In VitroInteraction of Nonsteroidal Anti-inflammatory Drugs on Oxidative Phosphorylation of Rat Kidney Mitochondria: Respiration and ATP Synthesis

Department of Physics and Chemistry, University of São Paulo, Av. Café, s/no, 14040-903, Ribeirão Preto, São Paulo, Brazil; Department of Clinical, Bromatological, and Toxicological Analysis, School of Pharmaceutical Sciences, University of São Paulo, Av. Café, s/no, 14040-903, Ribeirão Preto, São Paulo, Brazil
Archives of Biochemistry and Biophysics (Impact Factor: 3.37). 10/1996; DOI: 10.1006/abbi.1996.0459

ABSTRACT Thein vitrointerference of some of most important nonsteroidal anti-inflammatory drugs (NSAIDs) with the respiration of rat kidney (renal cortex) mitochondria and ATP synthesis was evaluated. Acetylsalicylic acid, diclofenac sodium, mefenamic acid, and piroxicam both uncoupled and inhibited oxidative phosphorylation in mitochondria energized with glutamate plus malate or with succinate, while dipyrone only uncoupled and paracetamol only inhibited it. The drug concentrations affecting mitochondrial respiration were in the low to middle micromolar range for diclofenac, mefenamic acid, and piroxicam, and in the low millimolar range for acetylsalicylic acid, dipyrone, and paracetamol. The pattern of inhibition, except for the paracetamol, was similar to that expressed by the respiratory chain inhibitors. NSAIDs also inhibited the rate of ATP synthesis in mitochondria energized with glutamate plus malate, as well as the phosphorylation potential of mitochondria. The IC50values for rate of ATP synthesis, using 2 mMADP, were about 0.1 mMfor diclofenac sodium and mefenamic acid, 0.7 mMfor piroxicam, and in the range of 5–8 mMfor acetylsalicylic acid, dipyrone, and paracetamol. The potential for renal energetic cytotoxicity of NSAIDs is discussed considering their ability to interact with the oxidative phosphorylation in rat renal cortex mitochondria. A comparison is made with the interference of salicylate, the main metabolite of acetylsalicylic acid, and a classical uncoupler of oxidative phosphorylation.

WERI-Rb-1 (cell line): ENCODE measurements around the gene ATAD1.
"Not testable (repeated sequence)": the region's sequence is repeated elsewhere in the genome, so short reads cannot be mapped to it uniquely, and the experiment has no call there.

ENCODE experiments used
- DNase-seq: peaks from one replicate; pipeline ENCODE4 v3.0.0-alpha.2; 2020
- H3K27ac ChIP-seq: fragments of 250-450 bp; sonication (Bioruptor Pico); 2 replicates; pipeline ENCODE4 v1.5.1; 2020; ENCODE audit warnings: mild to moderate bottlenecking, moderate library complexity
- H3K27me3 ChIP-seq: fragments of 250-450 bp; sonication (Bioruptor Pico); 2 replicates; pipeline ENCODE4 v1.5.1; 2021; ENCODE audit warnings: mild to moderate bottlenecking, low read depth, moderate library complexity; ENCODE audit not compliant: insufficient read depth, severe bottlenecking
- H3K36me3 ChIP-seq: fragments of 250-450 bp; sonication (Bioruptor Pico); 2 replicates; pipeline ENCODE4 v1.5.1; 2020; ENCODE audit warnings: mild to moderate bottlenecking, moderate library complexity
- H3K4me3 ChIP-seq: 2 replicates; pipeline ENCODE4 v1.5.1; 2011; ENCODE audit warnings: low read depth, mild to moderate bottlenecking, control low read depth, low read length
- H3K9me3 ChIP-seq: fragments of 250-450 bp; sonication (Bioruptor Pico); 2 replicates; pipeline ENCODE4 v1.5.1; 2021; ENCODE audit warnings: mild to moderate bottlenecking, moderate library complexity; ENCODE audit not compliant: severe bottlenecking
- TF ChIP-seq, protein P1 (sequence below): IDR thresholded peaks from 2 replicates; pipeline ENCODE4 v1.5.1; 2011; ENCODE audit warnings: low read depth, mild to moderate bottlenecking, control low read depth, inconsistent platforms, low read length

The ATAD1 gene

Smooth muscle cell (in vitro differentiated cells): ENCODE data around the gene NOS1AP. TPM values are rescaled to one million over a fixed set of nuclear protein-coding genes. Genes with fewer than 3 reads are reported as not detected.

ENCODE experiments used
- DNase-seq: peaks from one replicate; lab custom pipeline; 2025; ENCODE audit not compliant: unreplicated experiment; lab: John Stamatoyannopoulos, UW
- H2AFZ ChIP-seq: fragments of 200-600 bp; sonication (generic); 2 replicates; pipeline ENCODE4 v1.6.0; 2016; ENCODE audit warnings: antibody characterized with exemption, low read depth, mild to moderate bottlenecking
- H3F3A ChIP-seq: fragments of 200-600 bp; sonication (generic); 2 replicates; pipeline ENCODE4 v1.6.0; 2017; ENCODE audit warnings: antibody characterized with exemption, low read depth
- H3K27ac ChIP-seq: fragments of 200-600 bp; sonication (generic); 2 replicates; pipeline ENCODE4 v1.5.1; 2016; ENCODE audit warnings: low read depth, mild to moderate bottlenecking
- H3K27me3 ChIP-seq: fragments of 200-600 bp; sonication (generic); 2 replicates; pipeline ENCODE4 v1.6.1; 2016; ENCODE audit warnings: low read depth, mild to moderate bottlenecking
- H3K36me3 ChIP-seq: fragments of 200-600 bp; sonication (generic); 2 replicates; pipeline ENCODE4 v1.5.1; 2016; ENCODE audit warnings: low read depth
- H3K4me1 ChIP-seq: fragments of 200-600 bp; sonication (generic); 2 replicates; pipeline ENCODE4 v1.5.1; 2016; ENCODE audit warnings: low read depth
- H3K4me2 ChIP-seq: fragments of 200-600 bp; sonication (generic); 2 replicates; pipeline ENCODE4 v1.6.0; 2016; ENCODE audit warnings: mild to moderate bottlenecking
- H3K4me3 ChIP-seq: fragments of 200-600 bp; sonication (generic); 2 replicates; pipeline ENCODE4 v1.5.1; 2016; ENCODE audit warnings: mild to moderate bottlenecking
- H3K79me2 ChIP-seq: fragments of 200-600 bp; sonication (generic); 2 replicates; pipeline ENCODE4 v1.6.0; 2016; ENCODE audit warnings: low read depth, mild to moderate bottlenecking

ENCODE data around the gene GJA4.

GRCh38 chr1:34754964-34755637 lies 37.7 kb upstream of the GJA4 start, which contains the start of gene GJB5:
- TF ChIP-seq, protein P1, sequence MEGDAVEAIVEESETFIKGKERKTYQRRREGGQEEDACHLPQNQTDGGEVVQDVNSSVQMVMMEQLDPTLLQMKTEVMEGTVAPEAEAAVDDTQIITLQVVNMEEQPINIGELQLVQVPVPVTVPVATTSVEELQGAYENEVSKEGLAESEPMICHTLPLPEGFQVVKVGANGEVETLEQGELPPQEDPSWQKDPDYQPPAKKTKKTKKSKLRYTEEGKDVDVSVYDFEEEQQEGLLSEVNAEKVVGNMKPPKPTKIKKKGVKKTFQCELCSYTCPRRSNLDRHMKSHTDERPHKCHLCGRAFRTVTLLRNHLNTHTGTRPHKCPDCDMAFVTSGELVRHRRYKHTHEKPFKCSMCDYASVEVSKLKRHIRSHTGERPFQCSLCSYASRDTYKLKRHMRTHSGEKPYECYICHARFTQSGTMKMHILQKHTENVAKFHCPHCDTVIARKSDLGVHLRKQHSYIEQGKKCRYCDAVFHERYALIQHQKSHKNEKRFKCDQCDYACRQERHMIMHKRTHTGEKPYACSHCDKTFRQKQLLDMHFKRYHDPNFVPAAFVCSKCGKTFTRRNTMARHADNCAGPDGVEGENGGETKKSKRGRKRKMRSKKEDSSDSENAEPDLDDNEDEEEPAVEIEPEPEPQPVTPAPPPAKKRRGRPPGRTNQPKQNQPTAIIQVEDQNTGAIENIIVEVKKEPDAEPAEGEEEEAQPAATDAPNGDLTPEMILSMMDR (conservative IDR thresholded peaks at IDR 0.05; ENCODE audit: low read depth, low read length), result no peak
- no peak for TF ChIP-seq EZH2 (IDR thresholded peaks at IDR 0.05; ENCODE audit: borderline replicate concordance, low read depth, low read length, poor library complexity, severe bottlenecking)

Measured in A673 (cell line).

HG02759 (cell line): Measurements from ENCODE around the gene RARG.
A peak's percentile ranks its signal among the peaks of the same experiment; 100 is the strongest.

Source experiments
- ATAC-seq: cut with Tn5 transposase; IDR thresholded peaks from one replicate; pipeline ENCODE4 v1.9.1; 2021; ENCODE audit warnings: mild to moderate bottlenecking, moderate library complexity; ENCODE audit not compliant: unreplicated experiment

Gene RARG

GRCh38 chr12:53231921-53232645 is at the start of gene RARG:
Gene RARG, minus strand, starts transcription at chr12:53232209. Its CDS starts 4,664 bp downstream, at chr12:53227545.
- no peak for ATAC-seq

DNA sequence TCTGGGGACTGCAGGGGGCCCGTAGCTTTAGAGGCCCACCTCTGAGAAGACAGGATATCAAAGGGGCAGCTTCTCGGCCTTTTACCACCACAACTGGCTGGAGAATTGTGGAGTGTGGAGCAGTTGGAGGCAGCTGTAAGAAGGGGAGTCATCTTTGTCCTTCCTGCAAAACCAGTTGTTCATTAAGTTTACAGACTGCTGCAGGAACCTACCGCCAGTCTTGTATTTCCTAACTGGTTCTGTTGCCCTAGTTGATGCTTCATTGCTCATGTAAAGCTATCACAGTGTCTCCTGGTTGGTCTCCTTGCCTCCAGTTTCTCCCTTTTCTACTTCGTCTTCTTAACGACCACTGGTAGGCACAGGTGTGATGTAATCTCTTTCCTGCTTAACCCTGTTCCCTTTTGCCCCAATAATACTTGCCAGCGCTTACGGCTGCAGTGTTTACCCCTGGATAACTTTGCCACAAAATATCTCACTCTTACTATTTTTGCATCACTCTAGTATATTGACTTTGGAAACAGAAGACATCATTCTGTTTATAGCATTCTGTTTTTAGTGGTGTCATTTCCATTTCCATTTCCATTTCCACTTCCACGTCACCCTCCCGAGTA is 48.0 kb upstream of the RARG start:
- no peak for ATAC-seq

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    ABSTRACT: Uncoupling of isolated mitochondria by nonsteroidal antiinflammatory drugs (NSAIDs) has been considered relevant to the development of gastrointestinal (GI) side effects. We investigated the occurrence of NSAID-induced uncoupling of mitochondria in intact cells (rat thymocytes) compared with the effects of a selective cyclooxygenase 2 (COX-2) inhibitor. Oxygen consumption and mitochondrial membrane potential were simultaneously measured amperometrically and by distribution of radioactive tracer molecules, respectively, in the presence and absence of pharmacologically relevant concentrations of the NSAIDs indomethacin and diclofenac and the selective COX-2 inhibitor SC-236. Analysis of data by a technique related to top-down elasticity analysis permitted assessment of the influence of these compounds on individual components of cellular energy metabolism. Indomethacin, diclofenac, and SC-236 increased proton leak in isolated mitochondria. Both diclofenac and SC-236 significantly stimulated proton leak in intact cells and simultaneously inhibited substrate oxidation and ATP turnover. Oxygen consumption rates of isolated cells remained unchanged over a wide concentration range of the drugs, despite significant effects on subsystems of cellular energy metabolism. NSAIDs and selective COX-2 inhibitors have significant and equally directed effects on cellular energy metabolism. They both uncouple mitochondrial respiration and inhibit substrate oxidation and ATP turnover. However, the topical effect and selective COX-2 inhibition may not be sufficient to cause NSAID-like damage to the GI tract.
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